A landscape painting of Tibet
“Command of the Master” by Nicholas Roerich (1947) - Public Domain

Modern Impact and Exploitation


While Lost Horizon is virtually unknown today, its setting remains popularised, and discourse on Shangri-La continues. Contemporary discussions of Tibet are difficult to separate from the context of China’s “peaceful liberation” (1950), and the Tibetan Government in exile. This issue is further complicated by Shangri-La becoming synonymous with Yunnan due to Chinese Communist Party (CCP) propaganda. In a government-approved travel book about Yunnan, the editor claims that “Yunnan is known to the world as the seductive Shangri-La”, confirming intentional conflation, and referencing the existence of a town called Shangri-La in northern Yunnan.

 

In 2001, the county of Zhongdian in Diqing Tibetan Autonomous Prefecture, Yunnan Province received approval to rename itself “Shangri-La”. The intention behind this was undoubtedly to generate tourism and stimulate the local economy, but it was also a calculated opportunity to actively mould depictions of Tibetans according to CCP designs, all without jeopardising control in the Tibetan Autonomous Zone. Previously, Zhongdian’s main economy was logging, but when it was banned in 1998, the county needed a new source of income, and tourism delivered. Diqing used the prefecture’s status as the only Tibetan Autonomous Prefecture in Yunnan to increase interest in the area and secure funds for improving the region, and official recognition as Shangri-La cemented their success.

 

Diqing government officials began collecting “evidence” that Zhongdian was the “real” Shangri-La in late 1996, hosting conferences and inviting academics to produce said evidence. And evidence they indeed “found”. It was concluded that Khawa Karpo Mountain (a place of Tibetan pilgrimage) was Hilton’s Mount Karakal and that the surrounding area matched the description of the Valley of the Blue Moon. Incredibly, it was also determined that the Chinese transliteration of Shangri-La – Xianggelila – is in fact from old Tibetan (sems-gi nyin zla - lit. “heart (root word) sun moon” which would locally have been pronounced zemgi nyinda) meaning “sun and moon in the heart”. This is astounding when you consider that Shangri-La was made up by a man who could speak neither Chinese nor Tibetan. Regardless, this retrofitted meaning has stuck and you can find it on official Chinese government websites and tourism websites. As a result of the name change, tourism skyrocketed, and Shangri-La became real, though no less fictional.


Photograph of Ganden Sumtseling Monastery in Shangri-La, Yunnan (2020)
Photograph of Ganden Sumtseling Monastery in Shangri-La, Yunnan (2020) - CC BY-SA 2.0DEED

In order to successfully rebrand as Shangri-La, the city had to reflect its namesake. Ganden Sumtseling Monastery in Shangri-La was given over ¥7 million which was used to gild the roof and build a new car park. Shop, hotel, and restaurant signs had to be re-written in Tibetan as well as Chinese (often incorrectly or simply transliterated, revealing that this was directed at an external audience). A new main street was built with all the buildings in the “Tibetan” style, as well as the remodelling of Tancheng Square with neo-Tibetan buildings, designed by architects from Shanghai who noted in the plans that their designs would serve to promote Tibetan Buddhism. These buildings, which looked nothing like anything built in Tibetan areas, were intended to be museums, libraries, and shops, but many of them stood empty for years after completion, reflecting the superficiality of the project. A giant stupa (structure for meditation, ambulation, and housing relics) was built at the entrance to the city, which, in 2017, was doubled in size to make it the world’s largest. Finally, as the piece de resistance, officials commissioned the world’s largest Tibetan Buddhist prayer wheel on top of a nearby hill, which Chinese tourist websites claim has become an “authentic item because local Buddhists now climb the hill to spin it to submit their prayers.” All these efforts construct a facade of Tibetan culture that condenses it to commercially viable Buddhism.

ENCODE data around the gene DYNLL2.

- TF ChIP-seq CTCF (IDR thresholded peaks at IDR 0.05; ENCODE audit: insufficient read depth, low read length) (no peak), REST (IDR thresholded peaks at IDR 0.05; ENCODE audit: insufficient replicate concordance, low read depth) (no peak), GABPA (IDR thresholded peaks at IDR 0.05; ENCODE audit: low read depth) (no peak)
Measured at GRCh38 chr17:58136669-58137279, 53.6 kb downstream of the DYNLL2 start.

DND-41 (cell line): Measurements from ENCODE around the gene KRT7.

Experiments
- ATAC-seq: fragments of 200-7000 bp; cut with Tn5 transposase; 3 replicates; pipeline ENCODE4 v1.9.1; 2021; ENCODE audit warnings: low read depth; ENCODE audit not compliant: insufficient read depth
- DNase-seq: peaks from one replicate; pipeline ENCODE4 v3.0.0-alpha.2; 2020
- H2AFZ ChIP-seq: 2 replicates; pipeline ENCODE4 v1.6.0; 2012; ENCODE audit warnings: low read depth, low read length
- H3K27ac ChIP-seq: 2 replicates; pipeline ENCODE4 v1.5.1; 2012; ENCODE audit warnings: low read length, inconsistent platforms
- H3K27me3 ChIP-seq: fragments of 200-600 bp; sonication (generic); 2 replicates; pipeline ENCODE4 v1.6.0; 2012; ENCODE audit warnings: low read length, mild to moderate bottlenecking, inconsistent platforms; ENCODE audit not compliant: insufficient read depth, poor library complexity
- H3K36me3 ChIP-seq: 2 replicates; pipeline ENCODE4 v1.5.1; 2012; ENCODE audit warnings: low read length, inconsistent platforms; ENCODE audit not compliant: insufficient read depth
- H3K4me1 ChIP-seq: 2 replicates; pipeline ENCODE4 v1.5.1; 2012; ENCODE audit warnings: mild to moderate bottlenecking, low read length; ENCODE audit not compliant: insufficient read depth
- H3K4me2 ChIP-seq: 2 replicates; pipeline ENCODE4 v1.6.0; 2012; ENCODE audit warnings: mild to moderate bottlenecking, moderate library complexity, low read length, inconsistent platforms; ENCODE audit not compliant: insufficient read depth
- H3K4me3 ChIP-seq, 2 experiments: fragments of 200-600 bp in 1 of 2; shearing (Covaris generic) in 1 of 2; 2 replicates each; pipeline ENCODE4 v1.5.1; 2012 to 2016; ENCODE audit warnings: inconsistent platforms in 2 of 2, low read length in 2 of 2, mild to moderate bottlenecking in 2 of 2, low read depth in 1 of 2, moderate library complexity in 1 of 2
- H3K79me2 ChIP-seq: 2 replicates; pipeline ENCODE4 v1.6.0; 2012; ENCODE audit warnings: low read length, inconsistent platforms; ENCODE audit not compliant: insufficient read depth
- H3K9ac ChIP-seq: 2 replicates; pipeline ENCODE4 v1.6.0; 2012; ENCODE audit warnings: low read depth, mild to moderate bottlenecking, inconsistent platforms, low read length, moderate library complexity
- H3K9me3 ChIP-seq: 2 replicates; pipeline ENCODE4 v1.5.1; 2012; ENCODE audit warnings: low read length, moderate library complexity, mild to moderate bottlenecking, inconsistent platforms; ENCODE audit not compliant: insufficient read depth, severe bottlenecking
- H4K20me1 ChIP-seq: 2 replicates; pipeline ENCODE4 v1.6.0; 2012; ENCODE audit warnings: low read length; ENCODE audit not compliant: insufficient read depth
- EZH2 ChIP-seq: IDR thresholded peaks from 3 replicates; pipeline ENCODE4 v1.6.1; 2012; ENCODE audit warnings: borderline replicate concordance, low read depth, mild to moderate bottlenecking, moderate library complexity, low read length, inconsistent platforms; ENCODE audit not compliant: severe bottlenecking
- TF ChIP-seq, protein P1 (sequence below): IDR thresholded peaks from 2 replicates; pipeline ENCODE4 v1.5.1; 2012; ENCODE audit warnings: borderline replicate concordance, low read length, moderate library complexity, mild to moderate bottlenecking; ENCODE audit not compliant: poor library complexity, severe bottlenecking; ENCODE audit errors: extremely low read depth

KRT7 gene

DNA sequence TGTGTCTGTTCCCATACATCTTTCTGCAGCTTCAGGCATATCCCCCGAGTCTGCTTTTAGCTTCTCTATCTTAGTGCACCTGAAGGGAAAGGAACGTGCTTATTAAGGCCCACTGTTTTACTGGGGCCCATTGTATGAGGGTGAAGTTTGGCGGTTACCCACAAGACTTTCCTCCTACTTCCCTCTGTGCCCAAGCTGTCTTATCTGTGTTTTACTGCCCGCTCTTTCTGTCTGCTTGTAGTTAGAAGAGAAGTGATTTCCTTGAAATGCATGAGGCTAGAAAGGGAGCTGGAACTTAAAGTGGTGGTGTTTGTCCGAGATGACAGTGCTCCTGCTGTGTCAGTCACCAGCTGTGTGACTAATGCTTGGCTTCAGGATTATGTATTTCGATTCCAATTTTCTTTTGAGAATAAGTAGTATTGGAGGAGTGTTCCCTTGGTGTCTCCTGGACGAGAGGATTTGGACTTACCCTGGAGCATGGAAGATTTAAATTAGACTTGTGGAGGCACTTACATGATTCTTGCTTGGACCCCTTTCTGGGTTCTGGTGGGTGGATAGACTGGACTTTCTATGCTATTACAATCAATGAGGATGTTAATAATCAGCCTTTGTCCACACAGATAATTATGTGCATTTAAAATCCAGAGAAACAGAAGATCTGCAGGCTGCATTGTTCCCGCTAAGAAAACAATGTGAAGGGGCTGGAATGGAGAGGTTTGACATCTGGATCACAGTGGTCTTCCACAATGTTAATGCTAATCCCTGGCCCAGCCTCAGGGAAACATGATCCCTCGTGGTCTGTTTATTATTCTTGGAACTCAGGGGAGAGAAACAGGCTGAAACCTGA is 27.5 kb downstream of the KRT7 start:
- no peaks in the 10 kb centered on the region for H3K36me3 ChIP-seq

Tibetans are one of China’s fifty-six ethnic groups, with minority ethnic groups often portrayed as “backward” in contrast with (majority) Han “modernity”. Tibetans especially are depicted as simple and primitive, although this is presented as a positive. The people of Shangri-La are sold as an exemplar of where people live in harmony with nature and are reconstructed as inhabitants of an imagined past that promotes ethnic tourism. Some Tibetans living in Shangri-La have capitalised on the opportunities offered by tourism, opening shops and restaurants that cater to the desires and expectations of tourists. It was also a chance to redevelop certain aspects of Tibetan culture that had been fading and to explore regional differences. There has been an increase in the number of high-quality Tibetan artisan shops that compete with mass-produced trinket sellers. Farmhouse “experiences” that reinforced notions of Tibetan primitiveness through song and dance have lost their popularity. The tradition of making black pottery has been revitalised in the nearby village of Tandui due to tourist interest. The requirement for shop signs in Tibetan has spawned a community-based group that corrects the mistakes and promotes the use and learning of Tibetan written script, helping to renew pride in local cultural heritage.


A picture of Tibetan women dancing a traditional dance at a festival.
Photograph of Tibetan women dancing at Zhongdian Festival (1995) - CC BY-SA 2.0 DEED